From May 27th to 29th, a delegation of the World Farmers’ Organisation (WFO) joined the Global Launch Event of UN Decade of Family Farming (UNDFF) to reiterate WFO’s openness and commitment to work with all the fellow farmers’ organizations and other relevant stakeholders to develop and implement policies to support family farmers, putting forward collective and coherent actions that can be taken during the next ten years.
The delegation, led by Theo De Jager, WFO President, included: the newly appointed WFO Board Members, Abdelmajid Ezzar, President of Union Tunisienne de l’Agriculture et de la Pêche (UTAP), Tunisia, and Sok Sotha, Vice-President of Cambodian Farmers Association – Federation of Agricultural Producers (CFAP), Cambodia; Saquina Mucavele, Executive Director of Mulher, Genero e Desenvolvimento (MuGeDe), Mozambique, and member of WFO Women Committee; Balbino Benitez Escobar, Vice President of the Union Agricola Nacional (UAN), Paraguay and Natalia Benitez, Paraguay, member of WFO Women Committee; Dick Kamuganga, President, and Kenneth Katungisa, Chief Executive Officer, under the Uganda National Farmers’ Federation (UNFEE), Uganda; Gunsham Seeborun, President of Falcon Citizen League (FCL), Mauritius.
The delegation was actively involved during the three-day event, taking the floor to represent WFO and its position within a series of sessions focused on aspects of family farming across different regions, as well as on challenges and opportunities for family farming.
On May 29th, as member of the International Steering Committee for the implementation of the UN Decade of Family Farming, WFO in the person of its President, Theo de Jager, shared the stage with José Graziano da Silva, FAO Director-General, Gilbert F. Houngbo, IFAD President, David Beasley, Executive Director of the World Food Programme (WFP), Elizabeth Mpofu, General Coordinator, La via Campesina (LVC) and Martín Uriarte, President, World Rural Forum (WRF), for the official launch of the United Nations Decade of Family Farming (2019-2028), and the Global Action Plan to boost support for family farmers.
During his speech, the WFO President reminded the audience that no matter which country we come from, no matter which language we speak, in the beginning there was always family and farming, and nobody is better placed than family farmers to do to eradicate poverty by creating wealth.
Most of all, Theo de Jager called on the farmers of the world and all the stakeholders in the agricultural sector to work together because only together it will be possible to win against hunger, poverty and malnutrition.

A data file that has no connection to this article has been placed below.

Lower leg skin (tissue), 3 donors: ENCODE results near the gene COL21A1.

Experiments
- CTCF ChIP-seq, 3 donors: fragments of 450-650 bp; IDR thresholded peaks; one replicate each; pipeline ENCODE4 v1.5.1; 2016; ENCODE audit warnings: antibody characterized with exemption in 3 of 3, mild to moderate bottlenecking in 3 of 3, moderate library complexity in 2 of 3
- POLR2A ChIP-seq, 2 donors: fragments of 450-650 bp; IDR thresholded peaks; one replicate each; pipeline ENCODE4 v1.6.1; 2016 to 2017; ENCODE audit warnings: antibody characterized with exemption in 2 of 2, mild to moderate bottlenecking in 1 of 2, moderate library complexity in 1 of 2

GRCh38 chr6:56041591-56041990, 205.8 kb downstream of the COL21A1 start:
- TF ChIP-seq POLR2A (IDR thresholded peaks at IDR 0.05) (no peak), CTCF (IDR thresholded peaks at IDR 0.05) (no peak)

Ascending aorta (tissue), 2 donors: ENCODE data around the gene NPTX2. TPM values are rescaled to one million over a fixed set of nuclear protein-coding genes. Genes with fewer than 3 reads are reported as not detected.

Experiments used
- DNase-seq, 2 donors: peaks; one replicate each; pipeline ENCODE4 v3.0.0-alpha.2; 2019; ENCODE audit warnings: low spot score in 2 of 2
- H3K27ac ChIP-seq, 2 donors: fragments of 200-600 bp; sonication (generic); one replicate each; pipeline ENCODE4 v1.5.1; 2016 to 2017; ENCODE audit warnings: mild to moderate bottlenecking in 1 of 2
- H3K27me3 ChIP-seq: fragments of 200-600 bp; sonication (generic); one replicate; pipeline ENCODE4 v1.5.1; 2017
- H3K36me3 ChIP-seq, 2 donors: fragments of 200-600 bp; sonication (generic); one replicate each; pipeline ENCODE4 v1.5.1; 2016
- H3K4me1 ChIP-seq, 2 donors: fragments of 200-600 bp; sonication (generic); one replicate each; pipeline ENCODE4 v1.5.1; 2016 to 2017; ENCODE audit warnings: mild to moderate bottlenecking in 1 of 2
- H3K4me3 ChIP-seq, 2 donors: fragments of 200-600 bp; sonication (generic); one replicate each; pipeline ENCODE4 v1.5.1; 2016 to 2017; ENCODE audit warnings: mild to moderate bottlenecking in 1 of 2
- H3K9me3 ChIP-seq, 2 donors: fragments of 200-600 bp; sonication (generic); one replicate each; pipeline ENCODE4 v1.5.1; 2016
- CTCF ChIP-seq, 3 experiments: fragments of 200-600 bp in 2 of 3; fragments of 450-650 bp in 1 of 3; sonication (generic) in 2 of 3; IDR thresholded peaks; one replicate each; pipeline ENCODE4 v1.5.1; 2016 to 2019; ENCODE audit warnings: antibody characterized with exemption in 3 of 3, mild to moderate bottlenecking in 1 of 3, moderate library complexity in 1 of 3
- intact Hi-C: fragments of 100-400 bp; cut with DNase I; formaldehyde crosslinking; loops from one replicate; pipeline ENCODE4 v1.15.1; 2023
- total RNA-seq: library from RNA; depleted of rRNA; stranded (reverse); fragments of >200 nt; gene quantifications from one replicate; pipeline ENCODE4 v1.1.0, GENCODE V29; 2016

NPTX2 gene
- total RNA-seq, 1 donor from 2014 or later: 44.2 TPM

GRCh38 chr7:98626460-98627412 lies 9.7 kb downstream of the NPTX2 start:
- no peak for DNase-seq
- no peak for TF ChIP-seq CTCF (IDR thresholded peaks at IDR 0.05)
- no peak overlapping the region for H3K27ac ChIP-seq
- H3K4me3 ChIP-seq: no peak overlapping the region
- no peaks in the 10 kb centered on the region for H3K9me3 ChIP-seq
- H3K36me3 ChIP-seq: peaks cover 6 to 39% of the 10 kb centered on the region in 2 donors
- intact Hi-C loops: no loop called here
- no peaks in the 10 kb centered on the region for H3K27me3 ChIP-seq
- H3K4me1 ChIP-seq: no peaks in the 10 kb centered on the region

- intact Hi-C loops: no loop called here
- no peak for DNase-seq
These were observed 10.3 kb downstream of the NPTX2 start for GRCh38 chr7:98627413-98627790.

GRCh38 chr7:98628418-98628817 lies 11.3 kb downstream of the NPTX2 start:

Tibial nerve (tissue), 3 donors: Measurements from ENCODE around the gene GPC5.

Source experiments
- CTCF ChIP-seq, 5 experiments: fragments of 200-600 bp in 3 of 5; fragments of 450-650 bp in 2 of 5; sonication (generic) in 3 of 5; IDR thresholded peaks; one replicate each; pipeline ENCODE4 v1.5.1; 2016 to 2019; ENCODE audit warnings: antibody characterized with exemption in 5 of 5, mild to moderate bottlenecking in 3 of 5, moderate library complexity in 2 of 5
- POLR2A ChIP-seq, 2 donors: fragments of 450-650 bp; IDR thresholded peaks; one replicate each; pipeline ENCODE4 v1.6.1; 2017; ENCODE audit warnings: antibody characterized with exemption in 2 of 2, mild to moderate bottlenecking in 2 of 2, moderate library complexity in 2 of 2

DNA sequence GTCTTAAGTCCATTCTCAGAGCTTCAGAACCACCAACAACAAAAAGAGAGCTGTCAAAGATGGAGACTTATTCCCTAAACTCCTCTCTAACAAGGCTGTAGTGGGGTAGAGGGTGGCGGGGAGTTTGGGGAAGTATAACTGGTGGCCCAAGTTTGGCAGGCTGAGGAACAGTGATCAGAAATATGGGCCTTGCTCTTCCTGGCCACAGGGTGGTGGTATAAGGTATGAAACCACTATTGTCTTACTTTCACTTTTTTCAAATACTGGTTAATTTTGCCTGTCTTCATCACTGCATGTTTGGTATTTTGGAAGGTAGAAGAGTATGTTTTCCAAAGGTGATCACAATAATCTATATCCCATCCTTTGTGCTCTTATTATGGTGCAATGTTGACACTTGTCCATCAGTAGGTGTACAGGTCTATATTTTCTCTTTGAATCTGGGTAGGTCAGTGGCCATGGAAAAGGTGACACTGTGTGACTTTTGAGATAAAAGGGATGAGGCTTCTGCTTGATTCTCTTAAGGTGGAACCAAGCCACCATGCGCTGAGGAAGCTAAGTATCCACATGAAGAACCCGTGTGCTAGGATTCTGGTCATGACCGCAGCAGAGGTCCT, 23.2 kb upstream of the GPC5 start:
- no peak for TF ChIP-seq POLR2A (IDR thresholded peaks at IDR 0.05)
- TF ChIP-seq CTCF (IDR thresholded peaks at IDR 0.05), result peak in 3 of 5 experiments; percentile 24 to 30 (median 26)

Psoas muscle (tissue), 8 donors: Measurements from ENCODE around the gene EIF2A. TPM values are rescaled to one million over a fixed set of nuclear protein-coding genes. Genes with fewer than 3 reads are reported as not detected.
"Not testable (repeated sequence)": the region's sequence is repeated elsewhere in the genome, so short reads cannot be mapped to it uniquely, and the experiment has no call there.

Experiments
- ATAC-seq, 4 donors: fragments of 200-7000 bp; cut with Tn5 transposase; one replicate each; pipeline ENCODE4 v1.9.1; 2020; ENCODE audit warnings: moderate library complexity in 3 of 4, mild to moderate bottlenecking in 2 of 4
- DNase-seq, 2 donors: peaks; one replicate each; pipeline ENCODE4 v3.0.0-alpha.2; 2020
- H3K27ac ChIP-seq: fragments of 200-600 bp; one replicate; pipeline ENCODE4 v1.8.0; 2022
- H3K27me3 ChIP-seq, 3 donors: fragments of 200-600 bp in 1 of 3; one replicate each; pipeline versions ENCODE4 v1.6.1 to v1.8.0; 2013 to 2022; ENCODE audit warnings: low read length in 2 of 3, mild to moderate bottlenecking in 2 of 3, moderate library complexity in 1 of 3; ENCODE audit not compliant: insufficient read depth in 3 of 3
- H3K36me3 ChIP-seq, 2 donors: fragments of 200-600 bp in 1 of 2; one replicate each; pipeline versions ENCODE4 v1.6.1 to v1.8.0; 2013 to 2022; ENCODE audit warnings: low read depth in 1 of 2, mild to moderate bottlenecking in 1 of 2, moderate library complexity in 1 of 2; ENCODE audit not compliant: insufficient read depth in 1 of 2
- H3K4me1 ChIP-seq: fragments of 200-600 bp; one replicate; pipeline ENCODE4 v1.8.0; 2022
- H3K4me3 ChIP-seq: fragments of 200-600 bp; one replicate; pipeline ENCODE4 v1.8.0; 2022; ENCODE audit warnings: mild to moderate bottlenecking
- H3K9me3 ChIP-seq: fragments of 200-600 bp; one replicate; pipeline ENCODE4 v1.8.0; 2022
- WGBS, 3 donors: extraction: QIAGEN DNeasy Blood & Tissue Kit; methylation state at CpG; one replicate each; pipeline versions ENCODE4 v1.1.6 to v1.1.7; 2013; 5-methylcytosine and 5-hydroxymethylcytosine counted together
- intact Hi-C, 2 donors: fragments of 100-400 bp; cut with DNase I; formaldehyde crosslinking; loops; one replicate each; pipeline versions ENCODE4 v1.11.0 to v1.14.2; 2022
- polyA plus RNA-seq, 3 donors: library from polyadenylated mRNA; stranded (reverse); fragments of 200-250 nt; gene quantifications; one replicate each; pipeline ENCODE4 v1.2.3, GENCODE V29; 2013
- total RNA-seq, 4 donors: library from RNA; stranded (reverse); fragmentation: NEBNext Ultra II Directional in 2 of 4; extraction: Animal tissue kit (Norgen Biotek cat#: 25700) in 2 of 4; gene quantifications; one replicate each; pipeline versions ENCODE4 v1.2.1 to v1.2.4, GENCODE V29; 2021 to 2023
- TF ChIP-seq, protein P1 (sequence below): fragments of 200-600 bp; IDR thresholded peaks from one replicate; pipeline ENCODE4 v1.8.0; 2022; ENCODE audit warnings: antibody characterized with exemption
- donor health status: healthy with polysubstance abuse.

Here an extract of the WFO President’s inspiring speech:
“No matter which continent you come form, which language you speak, no matter the religion, the race, the culture, whichever version of the history of mankind that you would prefer, the story that we tell about ourselves all starts the same. In the beginning, there was a family, and they were farmers, raising livestock, and planting crops. They multiplied, and they spread across the globe, and they passed on knowledge and experience and expertise and skills from generation to generation. In the process, some started to specialize, and villages and towns and cities developed. And today, people across the globe, of which we are on the way to 60% of this population living in cities, can practice thousands of professions. All of this, because there are still some of us who produce food, and fiber, and fuel. Feeding the world, three times a day, 365 days a year.
But today’s families on farms face new challenges, which those before us never had to face. Across the globe, big farmers grow bigger, and small farmers, in an ever-smaller world, in which farmers are every day in competition with the best other farmers in the world, drop out of the industry. It came to the point where it became imperative for the United Nations, especially FAO and IFAD, to launch a Decade for Family Farmers.
The biggest war of our generation is a war on poverty and hunger, and how ironic that the very producers of that are also amongst the most vulnerable, the needy, the hungry families. It’s not that we do not have enough food in the world, but that the food is not where the people are hungry. Now, there are two approaches to this war, and it became very evident in the deliberations of the last two days. There are those who say we must raise awareness and sympathy, and we must raise more donations and development aid. Then, there are those who say we must raise the bar, we must embrace technology and modernisation and mechanization, and in the lead up to the fourth industrial revolution, the digitalization of agriculture.